In Cisco HyperFlex Systems, the data platform spans three or more Cisco HyperFlex HX-Series nodes to create a highly available cluster. Each node includes a Cisco HyperFlex HX Data Platform controller that implements the distributed file system using internal flash-based SSD drives and high-capacity HDDs to store data. The controllers communicate with each other over 10 Gigabit Ethernet to present a single pool of storage that spans the nodes in the cluster (Figure 2). Nodes access data through a data layer using file, block, object, and API plug-ins. As nodes are added, the cluster scales linearly to deliver computing, storage capacity, and I/O performance.
In the VMware vSphere environment, the controller occupies a virtual machine with a dedicated number of processor cores and amount of memory, allowing it to deliver consistent performance and not affect the performance of the other virtual machines on the cluster. The controller can access all storage without hypervisor intervention through the VMware VM_DIRECT_PATH feature. It uses the node’s memory and SSD drives as part of a distributed caching layer, and it uses the node’s HDDs for distributed capacity storage. The controller integrates the data platform into VMware software through the use of two preinstalled VMware ESXi vSphere Installation Bundles (VIBs):
• IO Visor: This VIB provides a network file system (NFS) mount point so that the ESXi hypervisor can access the virtual disk drives that are attached to individual virtual machines. From the hypervisor’s perspective, it is simply attached to a network file system.
• VMware vStorage API for Array Integration (VAAI): storage offload API allows vSphere to request advanced file system operations such as snapshots and cloning. The controller causes these operations to occur through manipulation of metadata rather than actual data copying, providing rapid response, and thus rapid deployment of new application environments.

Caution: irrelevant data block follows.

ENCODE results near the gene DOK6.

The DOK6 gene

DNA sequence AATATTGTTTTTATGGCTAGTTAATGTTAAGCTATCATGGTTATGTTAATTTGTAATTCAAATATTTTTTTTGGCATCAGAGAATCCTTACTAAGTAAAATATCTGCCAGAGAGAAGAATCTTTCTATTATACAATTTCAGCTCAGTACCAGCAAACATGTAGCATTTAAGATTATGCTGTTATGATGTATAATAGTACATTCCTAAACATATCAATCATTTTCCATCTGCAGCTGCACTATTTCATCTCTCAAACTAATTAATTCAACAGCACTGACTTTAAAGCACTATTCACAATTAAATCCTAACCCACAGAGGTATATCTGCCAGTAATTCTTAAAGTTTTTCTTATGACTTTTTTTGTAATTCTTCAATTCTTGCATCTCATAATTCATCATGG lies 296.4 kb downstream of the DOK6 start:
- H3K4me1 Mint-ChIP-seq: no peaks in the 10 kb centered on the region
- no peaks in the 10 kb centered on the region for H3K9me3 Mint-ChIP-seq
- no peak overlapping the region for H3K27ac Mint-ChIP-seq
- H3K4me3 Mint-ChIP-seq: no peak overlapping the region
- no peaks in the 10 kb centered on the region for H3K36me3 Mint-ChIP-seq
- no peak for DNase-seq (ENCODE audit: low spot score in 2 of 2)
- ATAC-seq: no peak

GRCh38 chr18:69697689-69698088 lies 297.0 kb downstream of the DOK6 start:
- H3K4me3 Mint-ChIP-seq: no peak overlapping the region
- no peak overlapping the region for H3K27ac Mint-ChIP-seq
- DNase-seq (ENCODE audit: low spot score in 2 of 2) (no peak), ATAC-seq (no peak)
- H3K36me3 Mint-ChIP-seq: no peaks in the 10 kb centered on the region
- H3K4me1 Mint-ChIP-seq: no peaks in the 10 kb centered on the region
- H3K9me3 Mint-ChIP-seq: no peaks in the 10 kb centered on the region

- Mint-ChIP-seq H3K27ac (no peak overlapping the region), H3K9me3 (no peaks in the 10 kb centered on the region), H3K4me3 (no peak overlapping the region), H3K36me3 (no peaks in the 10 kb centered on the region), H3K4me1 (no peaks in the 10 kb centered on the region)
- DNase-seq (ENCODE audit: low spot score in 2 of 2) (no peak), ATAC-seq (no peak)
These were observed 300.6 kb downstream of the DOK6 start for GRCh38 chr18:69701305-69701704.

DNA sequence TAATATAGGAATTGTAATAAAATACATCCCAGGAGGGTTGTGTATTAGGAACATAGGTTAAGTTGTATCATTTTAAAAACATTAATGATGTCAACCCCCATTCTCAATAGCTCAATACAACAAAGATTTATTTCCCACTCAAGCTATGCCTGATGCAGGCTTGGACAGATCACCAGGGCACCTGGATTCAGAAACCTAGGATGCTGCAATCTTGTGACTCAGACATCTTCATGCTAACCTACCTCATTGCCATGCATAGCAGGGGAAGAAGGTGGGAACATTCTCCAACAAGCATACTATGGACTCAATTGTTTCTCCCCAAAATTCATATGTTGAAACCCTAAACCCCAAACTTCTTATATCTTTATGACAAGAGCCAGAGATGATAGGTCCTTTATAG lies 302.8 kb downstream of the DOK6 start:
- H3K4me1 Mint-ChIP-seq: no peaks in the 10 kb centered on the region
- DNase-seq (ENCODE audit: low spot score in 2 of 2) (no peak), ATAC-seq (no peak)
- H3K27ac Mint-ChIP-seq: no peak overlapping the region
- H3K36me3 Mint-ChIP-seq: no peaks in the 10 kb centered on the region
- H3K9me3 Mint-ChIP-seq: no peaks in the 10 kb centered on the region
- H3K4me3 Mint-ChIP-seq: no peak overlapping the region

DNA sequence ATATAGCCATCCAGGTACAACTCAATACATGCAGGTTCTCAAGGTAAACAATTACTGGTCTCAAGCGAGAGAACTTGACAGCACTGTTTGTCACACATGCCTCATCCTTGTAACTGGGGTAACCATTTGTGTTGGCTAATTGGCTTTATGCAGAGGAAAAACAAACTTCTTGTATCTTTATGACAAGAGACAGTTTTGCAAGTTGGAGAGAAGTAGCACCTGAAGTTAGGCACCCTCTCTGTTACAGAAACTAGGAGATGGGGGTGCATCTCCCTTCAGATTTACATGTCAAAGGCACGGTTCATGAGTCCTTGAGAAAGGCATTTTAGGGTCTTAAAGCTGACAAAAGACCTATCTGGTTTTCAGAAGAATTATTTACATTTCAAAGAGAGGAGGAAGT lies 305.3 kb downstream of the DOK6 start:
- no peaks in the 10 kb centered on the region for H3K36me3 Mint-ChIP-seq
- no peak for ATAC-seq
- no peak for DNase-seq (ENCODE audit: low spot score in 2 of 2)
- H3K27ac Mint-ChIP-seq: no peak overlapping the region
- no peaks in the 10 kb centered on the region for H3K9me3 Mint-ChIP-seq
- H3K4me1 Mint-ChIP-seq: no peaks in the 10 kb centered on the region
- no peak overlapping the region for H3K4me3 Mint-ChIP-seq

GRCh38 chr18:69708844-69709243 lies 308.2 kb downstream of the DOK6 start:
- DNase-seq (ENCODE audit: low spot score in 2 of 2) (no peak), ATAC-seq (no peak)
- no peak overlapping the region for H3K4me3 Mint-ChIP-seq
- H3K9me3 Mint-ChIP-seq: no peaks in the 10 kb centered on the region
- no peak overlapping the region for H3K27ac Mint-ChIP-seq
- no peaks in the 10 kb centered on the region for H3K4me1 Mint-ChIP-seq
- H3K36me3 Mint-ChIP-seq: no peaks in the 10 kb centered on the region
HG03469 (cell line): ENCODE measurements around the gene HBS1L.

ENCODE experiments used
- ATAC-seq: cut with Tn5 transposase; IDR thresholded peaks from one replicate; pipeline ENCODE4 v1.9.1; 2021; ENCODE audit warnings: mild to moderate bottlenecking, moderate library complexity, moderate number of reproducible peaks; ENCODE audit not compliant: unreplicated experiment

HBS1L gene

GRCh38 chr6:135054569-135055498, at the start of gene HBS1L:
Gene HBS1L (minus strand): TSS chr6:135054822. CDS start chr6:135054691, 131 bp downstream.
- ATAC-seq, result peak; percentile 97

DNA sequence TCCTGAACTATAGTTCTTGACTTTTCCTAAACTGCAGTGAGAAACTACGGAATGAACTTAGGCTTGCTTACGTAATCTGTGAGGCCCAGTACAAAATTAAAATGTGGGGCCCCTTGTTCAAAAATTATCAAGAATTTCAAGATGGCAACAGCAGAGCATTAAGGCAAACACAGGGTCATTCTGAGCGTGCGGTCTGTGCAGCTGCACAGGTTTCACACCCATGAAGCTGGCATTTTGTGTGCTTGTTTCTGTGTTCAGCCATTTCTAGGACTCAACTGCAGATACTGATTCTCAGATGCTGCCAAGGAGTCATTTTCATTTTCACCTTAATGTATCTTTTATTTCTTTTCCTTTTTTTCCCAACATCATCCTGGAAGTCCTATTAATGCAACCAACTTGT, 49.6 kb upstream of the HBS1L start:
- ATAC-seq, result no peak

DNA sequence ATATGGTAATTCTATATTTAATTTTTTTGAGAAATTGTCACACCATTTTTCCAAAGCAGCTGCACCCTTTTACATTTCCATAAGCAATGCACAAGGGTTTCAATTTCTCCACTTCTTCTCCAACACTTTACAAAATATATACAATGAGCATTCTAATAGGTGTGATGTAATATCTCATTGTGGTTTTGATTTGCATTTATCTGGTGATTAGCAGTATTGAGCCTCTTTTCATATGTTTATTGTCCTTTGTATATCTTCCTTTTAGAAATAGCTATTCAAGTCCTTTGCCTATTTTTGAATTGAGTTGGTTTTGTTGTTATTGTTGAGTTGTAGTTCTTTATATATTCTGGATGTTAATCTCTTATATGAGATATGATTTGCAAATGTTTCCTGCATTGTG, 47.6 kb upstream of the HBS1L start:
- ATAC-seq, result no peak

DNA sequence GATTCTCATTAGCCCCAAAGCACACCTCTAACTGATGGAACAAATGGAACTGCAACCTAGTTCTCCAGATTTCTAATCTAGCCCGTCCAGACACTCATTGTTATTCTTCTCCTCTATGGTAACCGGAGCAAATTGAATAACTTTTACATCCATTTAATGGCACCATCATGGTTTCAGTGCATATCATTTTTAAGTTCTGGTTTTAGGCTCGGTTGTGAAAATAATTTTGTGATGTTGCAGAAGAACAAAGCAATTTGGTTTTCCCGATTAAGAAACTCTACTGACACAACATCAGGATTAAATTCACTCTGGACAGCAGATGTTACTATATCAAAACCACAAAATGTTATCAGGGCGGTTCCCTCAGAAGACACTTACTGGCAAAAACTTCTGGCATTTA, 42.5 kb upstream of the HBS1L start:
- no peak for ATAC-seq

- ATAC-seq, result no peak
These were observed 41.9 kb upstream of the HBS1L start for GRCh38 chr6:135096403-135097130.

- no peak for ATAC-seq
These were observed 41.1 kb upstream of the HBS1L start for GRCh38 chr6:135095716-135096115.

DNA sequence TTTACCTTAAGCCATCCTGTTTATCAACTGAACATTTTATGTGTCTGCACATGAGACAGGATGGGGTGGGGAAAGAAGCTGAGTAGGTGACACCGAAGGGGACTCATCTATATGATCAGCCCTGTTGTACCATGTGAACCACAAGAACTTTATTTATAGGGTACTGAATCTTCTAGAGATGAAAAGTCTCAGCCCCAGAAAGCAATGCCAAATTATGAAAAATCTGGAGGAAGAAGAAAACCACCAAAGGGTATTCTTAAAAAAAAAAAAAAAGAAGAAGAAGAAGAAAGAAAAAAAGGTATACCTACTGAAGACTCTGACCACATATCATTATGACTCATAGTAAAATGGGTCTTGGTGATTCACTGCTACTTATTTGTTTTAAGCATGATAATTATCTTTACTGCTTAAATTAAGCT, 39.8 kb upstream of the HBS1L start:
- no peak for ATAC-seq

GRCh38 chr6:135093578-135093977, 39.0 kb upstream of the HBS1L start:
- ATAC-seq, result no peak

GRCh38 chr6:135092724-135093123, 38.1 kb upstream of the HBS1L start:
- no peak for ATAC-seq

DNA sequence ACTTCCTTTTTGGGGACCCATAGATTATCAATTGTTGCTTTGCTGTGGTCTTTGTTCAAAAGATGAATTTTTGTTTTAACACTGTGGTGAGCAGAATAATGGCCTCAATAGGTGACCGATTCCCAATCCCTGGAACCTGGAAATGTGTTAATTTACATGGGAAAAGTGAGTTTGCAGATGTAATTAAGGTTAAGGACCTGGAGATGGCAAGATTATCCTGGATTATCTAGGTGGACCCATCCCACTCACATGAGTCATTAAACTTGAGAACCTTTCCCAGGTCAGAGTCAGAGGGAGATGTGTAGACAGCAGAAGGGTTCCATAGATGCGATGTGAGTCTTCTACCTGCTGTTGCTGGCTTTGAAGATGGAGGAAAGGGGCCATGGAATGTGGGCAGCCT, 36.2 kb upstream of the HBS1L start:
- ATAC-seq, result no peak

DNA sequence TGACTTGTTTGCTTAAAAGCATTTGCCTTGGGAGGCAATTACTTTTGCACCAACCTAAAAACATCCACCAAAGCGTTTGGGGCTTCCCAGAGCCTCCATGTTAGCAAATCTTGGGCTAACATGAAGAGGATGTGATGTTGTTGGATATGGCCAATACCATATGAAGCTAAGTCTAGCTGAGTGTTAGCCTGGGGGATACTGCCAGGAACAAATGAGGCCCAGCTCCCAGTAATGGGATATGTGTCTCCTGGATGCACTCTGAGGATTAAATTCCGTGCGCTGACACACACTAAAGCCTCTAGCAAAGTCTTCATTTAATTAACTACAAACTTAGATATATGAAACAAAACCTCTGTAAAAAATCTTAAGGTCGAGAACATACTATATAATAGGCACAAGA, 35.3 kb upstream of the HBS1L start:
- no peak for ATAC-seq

How It Works
The Cisco HyperFlex HX Data Platform controller handles all read and write requests for volumes that the hypervisor accesses and thus mediates all I/O from the virtual machines. (The hypervisor has a dedicated boot disk independent from the data platform). The data platform implements a log-structured file system that uses a caching layer in SSD drives to accelerate read requests and write responses, and a persistence layer implemented with HDDs Data Distribution. Incoming data is distributed across all nodes in the cluster to optimize performance using the caching tier. Effective data distribution is achieved by mapping incoming data to stripe units that are stored evenly across all nodes, with the number of data replicas determined by the policies you set. When an application writes data, the data is sent to the appropriate node based on the stripe unit, which includes the relevant block of information. This data distribution approach in combination with the capability to have multiple streams writing at the same time avoids both network and storage hot spots, delivers the same I/O performance regardless of virtual machine location, and gives you more flexibility in workload placement.
You can as well have a look at this video, It shows in a more granular way how the different building blocks are working together.